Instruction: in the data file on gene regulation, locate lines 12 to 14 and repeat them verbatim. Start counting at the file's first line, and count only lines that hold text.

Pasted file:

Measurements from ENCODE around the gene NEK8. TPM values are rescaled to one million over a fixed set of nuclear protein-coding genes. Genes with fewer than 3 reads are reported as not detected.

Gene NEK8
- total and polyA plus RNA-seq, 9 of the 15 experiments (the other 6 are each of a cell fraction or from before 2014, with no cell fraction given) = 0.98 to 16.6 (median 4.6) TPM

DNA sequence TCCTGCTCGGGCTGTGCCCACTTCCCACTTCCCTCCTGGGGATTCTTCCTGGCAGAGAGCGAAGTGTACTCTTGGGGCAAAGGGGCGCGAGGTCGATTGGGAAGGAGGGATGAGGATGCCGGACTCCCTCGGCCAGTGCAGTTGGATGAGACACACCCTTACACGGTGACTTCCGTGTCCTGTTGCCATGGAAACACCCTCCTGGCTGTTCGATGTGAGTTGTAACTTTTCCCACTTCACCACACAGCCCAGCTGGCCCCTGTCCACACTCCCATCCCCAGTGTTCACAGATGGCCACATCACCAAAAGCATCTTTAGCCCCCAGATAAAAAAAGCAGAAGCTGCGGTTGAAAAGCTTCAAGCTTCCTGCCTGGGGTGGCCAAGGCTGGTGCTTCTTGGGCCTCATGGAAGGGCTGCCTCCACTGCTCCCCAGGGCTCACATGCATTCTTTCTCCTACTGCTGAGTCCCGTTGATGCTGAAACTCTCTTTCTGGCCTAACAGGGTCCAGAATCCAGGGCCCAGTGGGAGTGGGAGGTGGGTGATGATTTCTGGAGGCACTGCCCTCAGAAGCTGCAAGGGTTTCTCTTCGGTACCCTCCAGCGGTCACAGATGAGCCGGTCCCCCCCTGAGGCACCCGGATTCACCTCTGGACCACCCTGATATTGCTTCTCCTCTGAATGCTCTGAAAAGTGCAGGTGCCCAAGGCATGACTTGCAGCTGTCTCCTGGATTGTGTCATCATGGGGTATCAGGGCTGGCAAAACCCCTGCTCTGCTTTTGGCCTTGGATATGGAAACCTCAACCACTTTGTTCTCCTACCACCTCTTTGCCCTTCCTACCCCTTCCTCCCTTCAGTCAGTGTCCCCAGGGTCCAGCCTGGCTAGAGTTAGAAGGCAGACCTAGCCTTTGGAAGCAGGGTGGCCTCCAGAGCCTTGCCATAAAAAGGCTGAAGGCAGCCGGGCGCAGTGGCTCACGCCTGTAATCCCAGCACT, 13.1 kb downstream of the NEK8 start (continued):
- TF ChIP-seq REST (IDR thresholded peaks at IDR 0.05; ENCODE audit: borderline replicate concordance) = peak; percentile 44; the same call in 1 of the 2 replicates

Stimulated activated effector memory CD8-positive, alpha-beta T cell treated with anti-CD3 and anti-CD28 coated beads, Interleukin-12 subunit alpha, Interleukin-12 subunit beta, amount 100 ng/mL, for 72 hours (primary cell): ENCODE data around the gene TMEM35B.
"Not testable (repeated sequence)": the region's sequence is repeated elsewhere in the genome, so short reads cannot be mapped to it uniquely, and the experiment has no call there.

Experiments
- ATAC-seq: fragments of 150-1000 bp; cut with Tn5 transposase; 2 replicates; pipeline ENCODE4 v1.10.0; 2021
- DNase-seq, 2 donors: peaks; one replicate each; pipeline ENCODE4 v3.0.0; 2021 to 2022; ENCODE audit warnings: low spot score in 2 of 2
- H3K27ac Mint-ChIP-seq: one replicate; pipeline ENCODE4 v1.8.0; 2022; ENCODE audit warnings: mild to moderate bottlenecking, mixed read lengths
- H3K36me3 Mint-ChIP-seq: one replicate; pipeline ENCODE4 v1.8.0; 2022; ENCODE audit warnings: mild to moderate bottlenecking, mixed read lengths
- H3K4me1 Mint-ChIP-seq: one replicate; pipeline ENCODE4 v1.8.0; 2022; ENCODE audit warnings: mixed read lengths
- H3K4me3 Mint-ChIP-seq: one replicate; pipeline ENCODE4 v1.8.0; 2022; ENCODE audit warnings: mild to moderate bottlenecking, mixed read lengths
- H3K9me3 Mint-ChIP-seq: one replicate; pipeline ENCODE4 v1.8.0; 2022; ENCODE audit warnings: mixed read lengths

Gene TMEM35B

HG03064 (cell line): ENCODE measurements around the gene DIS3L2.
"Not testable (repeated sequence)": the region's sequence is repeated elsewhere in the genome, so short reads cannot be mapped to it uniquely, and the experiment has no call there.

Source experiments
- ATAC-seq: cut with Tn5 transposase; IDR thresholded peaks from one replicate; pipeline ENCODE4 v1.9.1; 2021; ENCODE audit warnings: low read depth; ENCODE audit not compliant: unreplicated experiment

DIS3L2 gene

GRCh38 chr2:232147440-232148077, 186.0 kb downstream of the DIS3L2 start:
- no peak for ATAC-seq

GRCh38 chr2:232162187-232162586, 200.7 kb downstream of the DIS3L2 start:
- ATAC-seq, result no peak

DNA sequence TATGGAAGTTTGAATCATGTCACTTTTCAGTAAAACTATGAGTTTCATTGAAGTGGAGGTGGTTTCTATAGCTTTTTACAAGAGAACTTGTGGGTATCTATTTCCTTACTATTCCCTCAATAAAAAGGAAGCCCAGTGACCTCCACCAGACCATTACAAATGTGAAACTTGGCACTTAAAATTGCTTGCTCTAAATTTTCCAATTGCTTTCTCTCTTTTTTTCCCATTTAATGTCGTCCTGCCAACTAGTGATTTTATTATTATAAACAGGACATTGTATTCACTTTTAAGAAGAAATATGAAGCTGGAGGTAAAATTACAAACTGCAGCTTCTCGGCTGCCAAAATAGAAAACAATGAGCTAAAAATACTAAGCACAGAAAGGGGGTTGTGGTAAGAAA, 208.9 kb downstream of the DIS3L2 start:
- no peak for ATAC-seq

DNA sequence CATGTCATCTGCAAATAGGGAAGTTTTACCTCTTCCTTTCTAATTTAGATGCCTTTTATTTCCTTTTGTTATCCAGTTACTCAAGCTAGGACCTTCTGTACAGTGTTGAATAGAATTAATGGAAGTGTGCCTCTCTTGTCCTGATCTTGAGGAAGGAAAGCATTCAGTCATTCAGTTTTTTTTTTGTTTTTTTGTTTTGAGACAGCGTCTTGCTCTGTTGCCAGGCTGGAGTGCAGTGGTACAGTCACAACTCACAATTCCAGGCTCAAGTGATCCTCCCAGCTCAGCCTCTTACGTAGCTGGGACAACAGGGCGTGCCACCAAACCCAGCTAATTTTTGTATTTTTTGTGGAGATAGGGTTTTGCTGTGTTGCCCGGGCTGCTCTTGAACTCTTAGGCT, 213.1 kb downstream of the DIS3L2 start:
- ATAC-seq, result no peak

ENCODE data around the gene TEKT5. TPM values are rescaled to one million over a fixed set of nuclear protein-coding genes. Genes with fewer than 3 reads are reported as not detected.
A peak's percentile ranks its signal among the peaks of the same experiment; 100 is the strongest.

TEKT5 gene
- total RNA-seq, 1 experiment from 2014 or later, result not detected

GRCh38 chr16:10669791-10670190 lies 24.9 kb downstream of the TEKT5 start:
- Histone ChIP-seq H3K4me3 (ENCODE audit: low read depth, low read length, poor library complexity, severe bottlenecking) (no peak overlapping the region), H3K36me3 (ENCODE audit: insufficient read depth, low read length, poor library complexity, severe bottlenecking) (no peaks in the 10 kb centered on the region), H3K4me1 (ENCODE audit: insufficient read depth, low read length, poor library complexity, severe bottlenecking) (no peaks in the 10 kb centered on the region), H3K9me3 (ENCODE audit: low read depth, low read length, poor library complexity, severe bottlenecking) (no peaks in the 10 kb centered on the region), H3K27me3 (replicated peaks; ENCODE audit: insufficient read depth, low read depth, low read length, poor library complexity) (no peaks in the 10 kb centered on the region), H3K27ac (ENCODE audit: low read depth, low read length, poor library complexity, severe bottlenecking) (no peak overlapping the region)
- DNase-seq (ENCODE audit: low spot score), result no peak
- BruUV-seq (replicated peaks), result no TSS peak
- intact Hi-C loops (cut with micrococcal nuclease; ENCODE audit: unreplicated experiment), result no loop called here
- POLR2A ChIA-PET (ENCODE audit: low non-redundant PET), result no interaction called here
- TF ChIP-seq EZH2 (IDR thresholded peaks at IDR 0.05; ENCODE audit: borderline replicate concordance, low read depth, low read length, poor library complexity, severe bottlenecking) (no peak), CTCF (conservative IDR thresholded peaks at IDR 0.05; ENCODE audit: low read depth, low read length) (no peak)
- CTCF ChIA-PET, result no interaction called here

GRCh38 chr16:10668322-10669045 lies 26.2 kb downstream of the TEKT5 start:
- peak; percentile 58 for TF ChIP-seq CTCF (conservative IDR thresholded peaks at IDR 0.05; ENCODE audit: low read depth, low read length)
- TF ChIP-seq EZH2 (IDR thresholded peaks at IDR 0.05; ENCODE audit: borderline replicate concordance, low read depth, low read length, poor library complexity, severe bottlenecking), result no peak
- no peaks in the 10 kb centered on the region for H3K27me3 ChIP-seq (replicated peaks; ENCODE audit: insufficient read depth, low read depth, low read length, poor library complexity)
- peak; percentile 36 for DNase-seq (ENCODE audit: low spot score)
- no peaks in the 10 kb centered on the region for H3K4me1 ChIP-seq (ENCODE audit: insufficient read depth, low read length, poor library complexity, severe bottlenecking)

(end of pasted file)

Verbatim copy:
- H3K36me3 Mint-ChIP-seq: one replicate; pipeline ENCODE4 v1.8.0; 2022; ENCODE audit warnings: mild to moderate bottlenecking, mixed read lengths
- H3K4me1 Mint-ChIP-seq: one replicate; pipeline ENCODE4 v1.8.0; 2022; ENCODE audit warnings: mixed read lengths
- H3K4me3 Mint-ChIP-seq: one replicate; pipeline ENCODE4 v1.8.0; 2022; ENCODE audit warnings: mild to moderate bottlenecking, mixed read lengths